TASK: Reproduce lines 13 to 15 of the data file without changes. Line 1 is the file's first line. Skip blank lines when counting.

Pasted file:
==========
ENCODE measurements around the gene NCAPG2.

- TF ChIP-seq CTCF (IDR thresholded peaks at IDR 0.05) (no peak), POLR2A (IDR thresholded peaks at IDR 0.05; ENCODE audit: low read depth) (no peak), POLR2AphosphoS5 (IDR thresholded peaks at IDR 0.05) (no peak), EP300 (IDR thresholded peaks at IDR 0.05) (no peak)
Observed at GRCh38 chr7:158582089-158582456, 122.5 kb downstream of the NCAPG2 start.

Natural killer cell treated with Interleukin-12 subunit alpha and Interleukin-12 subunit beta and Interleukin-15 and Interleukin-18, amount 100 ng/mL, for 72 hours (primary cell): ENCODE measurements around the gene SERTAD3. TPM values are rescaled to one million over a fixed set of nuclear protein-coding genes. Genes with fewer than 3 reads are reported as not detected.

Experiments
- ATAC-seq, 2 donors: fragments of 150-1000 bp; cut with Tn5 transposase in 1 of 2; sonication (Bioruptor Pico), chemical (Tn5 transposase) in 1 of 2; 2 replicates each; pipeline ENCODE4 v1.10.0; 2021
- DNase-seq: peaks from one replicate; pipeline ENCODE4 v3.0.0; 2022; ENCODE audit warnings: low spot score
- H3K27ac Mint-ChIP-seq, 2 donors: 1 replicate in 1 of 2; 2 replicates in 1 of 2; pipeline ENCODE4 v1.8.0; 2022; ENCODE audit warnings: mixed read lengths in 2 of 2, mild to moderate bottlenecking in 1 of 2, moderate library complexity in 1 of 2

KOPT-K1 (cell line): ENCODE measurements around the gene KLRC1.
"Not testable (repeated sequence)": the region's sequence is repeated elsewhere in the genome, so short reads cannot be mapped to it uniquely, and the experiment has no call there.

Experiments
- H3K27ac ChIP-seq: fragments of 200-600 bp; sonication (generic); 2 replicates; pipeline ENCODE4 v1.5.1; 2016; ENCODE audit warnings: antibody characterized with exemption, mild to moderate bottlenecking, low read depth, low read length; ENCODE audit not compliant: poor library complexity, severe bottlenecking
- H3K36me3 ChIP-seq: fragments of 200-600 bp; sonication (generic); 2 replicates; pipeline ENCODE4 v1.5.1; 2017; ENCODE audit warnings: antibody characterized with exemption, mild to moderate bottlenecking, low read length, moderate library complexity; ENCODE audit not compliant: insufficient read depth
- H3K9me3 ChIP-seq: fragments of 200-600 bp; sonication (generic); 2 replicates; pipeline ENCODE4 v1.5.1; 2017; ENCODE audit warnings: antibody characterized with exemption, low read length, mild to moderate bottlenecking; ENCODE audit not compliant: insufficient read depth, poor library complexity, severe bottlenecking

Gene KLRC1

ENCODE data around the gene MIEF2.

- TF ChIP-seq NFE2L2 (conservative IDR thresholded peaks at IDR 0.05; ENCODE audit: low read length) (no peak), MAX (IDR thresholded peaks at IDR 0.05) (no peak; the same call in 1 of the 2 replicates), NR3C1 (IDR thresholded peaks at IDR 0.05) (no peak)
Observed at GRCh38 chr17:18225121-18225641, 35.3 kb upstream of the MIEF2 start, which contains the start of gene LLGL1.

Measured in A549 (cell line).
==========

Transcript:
- H3K36me3 ChIP-seq: fragments of 200-600 bp; sonication (generic); 2 replicates; pipeline ENCODE4 v1.5.1; 2017; ENCODE audit warnings: antibody characterized with exemption, mild to moderate bottlenecking, low read length, moderate library complexity; ENCODE audit not compliant: insufficient read depth
- H3K9me3 ChIP-seq: fragments of 200-600 bp; sonication (generic); 2 replicates; pipeline ENCODE4 v1.5.1; 2017; ENCODE audit warnings: antibody characterized with exemption, low read length, mild to moderate bottlenecking; ENCODE audit not compliant: insufficient read depth, poor library complexity, severe bottlenecking

Gene KLRC1